Since I was in middle school, I suffered from anxiety. The sheer thought of having to speak up or get in front of people to present a project would send my heart into a beating frenzy.
I remember back in 7th grade English, my teacher (who inspired me to write) gave out the assignment of memorizing “What Happens To A Dreamed Deferred?” by Langston Hughes. Not only did the class have to learn it, but we had to stand up in front of the class to recite it. Words cannot explain the anxiety I felt at that moment. Sweat started to form all over my body. I could barely concentrate for the rest of that class period. I was too wrapped up in the thought of presenting in front of my class.
The very next day, it was time to do what I was dreading to do. Student after student after student stood up and recited the poem. When it came time for me to present the poem, I told the teacher I didn’t want to do it. My anxiety was through the roof, and I felt that if I stood up to present, I was going to pass out. I gladly accepted my “F” on that assignment.
Anxiety, by definition, is having strong feelings of worry or fear that interferes with a person’s daily life. It’s a prevalent disorder that affects millions of people.
Recently, while reading “The 5-second Rule” by Mel Robbins (if you haven’t read this book, check it out!), Mel got on the subject of worry/anxiety. She mentioned something that caught my attention. Anxiety reappraisal.
Anxiety reappraisal is telling yourself that you’re excited when you’re feeling nervous. Basically, turning that negative feeling of nervousness into a sense of excitement. When mentioned, I thought, “That seems simple enough. Does it REALLY work?” It sounds straightforward, but, like everything else in life, it takes practice to become comfortable with actually doing it.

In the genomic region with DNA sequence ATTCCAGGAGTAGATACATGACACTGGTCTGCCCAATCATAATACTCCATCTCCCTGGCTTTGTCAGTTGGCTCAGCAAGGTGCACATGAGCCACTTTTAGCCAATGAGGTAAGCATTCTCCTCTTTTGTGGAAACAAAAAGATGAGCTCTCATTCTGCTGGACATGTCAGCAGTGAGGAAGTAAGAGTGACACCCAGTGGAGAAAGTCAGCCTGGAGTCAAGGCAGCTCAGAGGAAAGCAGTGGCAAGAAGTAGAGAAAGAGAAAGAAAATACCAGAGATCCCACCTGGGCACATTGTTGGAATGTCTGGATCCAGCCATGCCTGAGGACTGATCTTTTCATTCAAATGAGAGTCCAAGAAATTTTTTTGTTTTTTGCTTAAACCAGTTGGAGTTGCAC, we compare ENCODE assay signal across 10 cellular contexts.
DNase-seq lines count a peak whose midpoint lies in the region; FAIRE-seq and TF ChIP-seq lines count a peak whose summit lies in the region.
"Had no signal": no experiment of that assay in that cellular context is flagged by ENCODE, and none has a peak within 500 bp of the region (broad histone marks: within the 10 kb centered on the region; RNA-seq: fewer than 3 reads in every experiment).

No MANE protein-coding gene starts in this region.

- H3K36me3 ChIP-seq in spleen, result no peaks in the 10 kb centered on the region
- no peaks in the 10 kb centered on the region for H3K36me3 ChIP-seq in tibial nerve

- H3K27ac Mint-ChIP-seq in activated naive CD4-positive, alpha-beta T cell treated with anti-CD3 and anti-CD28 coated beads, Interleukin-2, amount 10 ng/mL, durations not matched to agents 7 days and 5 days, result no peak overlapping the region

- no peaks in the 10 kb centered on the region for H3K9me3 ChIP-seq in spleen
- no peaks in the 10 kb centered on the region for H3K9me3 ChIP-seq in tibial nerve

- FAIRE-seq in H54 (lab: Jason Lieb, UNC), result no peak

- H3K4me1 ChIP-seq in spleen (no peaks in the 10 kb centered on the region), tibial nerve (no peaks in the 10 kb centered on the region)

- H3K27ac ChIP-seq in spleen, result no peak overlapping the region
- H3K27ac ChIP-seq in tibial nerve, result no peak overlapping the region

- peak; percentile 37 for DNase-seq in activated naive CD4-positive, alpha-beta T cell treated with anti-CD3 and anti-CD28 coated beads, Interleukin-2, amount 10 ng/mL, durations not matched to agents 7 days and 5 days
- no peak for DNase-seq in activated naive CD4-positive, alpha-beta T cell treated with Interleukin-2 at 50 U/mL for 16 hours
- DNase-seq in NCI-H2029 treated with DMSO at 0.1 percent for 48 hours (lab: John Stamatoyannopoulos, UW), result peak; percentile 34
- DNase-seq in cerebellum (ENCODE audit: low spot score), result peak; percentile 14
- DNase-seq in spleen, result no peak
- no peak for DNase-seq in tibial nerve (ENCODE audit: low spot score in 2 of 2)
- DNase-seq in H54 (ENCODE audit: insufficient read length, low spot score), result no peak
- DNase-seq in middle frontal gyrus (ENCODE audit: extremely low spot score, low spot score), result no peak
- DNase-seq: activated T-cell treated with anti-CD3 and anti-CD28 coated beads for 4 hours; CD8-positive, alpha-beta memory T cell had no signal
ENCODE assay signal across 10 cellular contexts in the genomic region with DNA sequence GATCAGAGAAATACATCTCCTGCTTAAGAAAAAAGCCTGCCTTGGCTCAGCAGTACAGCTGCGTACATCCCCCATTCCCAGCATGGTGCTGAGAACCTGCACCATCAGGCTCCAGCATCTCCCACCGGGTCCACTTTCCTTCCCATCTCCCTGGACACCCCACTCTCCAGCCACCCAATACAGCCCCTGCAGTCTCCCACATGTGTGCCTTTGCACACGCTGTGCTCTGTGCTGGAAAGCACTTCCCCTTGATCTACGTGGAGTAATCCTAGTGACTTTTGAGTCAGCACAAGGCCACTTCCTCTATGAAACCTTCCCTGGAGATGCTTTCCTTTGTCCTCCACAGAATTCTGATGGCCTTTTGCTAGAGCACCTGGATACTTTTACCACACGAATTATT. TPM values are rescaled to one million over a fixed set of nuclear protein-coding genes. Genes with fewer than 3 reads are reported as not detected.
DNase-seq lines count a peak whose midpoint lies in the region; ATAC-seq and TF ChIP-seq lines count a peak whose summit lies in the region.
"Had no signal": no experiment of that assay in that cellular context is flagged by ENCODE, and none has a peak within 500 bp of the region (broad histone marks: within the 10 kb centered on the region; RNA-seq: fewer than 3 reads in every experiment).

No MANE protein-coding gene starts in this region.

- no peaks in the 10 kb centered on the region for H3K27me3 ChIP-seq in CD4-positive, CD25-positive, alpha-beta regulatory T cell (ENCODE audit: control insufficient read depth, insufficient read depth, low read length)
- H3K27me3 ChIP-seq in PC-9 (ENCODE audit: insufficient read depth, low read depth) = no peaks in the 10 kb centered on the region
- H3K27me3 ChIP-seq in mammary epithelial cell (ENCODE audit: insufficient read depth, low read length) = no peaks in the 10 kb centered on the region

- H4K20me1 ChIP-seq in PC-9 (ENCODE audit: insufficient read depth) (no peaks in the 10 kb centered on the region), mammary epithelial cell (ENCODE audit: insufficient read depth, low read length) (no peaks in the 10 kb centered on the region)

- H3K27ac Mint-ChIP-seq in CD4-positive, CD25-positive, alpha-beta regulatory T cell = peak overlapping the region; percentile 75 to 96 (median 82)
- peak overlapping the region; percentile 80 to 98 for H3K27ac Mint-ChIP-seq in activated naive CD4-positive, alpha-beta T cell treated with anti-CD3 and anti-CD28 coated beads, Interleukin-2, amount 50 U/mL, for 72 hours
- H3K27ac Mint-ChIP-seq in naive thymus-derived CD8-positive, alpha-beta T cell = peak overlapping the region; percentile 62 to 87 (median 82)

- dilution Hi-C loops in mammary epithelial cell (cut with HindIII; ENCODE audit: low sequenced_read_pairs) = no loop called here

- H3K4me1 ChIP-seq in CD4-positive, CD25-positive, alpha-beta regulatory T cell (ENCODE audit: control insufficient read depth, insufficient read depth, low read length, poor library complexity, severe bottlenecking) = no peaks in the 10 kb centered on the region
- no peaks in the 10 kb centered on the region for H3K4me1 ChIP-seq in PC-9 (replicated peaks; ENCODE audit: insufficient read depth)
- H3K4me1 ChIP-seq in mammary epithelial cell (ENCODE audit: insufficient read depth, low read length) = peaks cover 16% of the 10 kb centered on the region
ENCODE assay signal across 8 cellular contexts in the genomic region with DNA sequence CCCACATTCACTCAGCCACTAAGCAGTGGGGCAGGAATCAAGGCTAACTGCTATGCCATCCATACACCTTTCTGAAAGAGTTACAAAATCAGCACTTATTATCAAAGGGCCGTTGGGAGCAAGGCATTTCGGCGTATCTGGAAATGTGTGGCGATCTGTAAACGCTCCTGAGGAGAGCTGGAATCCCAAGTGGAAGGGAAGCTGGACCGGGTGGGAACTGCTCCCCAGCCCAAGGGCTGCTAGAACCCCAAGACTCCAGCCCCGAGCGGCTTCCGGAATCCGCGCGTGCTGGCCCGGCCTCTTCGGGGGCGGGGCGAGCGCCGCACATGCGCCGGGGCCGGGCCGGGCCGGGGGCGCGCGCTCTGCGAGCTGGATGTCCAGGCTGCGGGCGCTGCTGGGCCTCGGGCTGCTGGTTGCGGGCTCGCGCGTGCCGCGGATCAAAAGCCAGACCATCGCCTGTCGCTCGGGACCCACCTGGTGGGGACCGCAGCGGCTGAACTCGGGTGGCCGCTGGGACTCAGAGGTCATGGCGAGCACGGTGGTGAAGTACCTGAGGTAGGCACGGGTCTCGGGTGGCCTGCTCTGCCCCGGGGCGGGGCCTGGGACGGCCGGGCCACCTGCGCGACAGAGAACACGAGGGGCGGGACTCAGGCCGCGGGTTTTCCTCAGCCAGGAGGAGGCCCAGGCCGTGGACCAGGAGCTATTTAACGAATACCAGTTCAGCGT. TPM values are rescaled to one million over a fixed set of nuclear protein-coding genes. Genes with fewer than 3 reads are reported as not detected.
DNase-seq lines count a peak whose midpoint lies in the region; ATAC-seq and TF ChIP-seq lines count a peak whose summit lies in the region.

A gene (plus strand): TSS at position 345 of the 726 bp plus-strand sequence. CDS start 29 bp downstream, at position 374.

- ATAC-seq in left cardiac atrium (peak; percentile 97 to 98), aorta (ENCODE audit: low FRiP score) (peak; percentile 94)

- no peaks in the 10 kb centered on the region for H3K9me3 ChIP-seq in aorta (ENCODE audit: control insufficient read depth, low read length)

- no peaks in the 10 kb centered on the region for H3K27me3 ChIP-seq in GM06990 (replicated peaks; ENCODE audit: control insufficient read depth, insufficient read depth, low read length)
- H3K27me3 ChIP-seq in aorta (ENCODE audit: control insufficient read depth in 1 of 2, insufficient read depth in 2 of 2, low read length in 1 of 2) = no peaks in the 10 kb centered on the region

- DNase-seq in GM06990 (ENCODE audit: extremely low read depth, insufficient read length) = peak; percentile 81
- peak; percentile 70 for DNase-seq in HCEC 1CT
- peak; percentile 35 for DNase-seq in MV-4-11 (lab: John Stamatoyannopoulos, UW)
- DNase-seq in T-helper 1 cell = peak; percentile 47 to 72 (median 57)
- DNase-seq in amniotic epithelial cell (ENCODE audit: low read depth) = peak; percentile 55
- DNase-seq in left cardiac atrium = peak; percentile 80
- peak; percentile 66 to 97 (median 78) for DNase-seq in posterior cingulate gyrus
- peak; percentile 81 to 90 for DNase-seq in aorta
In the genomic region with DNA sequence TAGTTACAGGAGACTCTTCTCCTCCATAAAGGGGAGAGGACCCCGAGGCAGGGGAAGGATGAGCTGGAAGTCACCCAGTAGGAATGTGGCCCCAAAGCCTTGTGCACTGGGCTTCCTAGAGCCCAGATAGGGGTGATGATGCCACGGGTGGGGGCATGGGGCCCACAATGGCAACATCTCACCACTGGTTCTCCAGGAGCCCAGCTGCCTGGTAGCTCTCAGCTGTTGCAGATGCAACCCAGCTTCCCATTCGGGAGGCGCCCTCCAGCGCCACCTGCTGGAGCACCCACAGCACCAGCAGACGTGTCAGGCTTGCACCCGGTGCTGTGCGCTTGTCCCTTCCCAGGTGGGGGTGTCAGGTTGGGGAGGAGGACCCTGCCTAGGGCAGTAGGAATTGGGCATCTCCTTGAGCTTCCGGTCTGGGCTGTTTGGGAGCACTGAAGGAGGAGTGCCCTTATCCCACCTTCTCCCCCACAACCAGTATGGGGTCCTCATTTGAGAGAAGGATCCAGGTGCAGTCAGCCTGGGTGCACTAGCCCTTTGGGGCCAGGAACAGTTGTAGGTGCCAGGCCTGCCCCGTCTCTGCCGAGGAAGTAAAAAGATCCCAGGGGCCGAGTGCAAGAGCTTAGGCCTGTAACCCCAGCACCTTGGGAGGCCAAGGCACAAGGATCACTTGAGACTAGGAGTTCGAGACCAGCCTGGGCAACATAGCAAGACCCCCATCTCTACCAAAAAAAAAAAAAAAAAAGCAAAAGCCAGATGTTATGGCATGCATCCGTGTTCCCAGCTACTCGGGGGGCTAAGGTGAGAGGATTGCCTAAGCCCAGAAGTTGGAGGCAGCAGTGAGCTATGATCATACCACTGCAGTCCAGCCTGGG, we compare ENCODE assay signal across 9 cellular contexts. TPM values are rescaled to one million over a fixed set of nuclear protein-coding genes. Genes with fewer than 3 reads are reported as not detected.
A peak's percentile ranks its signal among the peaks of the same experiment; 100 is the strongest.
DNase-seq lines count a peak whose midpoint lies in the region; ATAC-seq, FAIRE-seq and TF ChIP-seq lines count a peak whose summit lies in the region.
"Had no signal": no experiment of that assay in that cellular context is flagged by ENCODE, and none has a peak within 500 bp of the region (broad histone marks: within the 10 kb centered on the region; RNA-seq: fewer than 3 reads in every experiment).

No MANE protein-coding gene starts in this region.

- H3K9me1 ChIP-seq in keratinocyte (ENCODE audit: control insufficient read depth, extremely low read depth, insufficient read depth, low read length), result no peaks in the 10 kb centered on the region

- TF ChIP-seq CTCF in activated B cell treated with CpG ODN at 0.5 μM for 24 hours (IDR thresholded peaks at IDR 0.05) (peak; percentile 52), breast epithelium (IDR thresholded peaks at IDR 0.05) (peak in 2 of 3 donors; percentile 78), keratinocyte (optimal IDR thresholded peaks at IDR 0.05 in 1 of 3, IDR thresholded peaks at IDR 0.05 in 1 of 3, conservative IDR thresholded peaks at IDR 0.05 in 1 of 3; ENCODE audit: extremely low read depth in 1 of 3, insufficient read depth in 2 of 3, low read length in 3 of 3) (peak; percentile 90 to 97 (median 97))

I decided to give this technique a try. Just the other day, I’ve pondered the thought of promoting my new freelancing gig (editing/proofreading written works). I was nervous about getting the word out there about it because I didn’t think anything would come of it. I used the anxiety reappraisal technique for about five minutes. I repeated over and over again, “I am excited about this new venture. I am confident that by hard work and perseverance, it will be a success.” I spoke those words and posted my first promotional post. Within a few days, I got my first client! Seriously!! Words could not explain the excitement that I felt when I received my very first client.
The anxiety reappraisal technique, along with some prayer, helped me to get the word out about my freelancing gig and gain my first client. Stop allowing anxiety to get in the way of potential career advancements, personal growth, or anything that’s potentially good for you.
So, whether you’re getting ready for an interview, preparing for a date, or about to present in front of a room full of people, try anxiety reappraisal.
Instead of saying:
“I’m so nervous about (blank).”
“I’m excited about (blank).”
When did your anxiety begin? How do you manage it? Will you be trying the anxiety reappraisal technique to help lower or remove your stress? Comment your responses!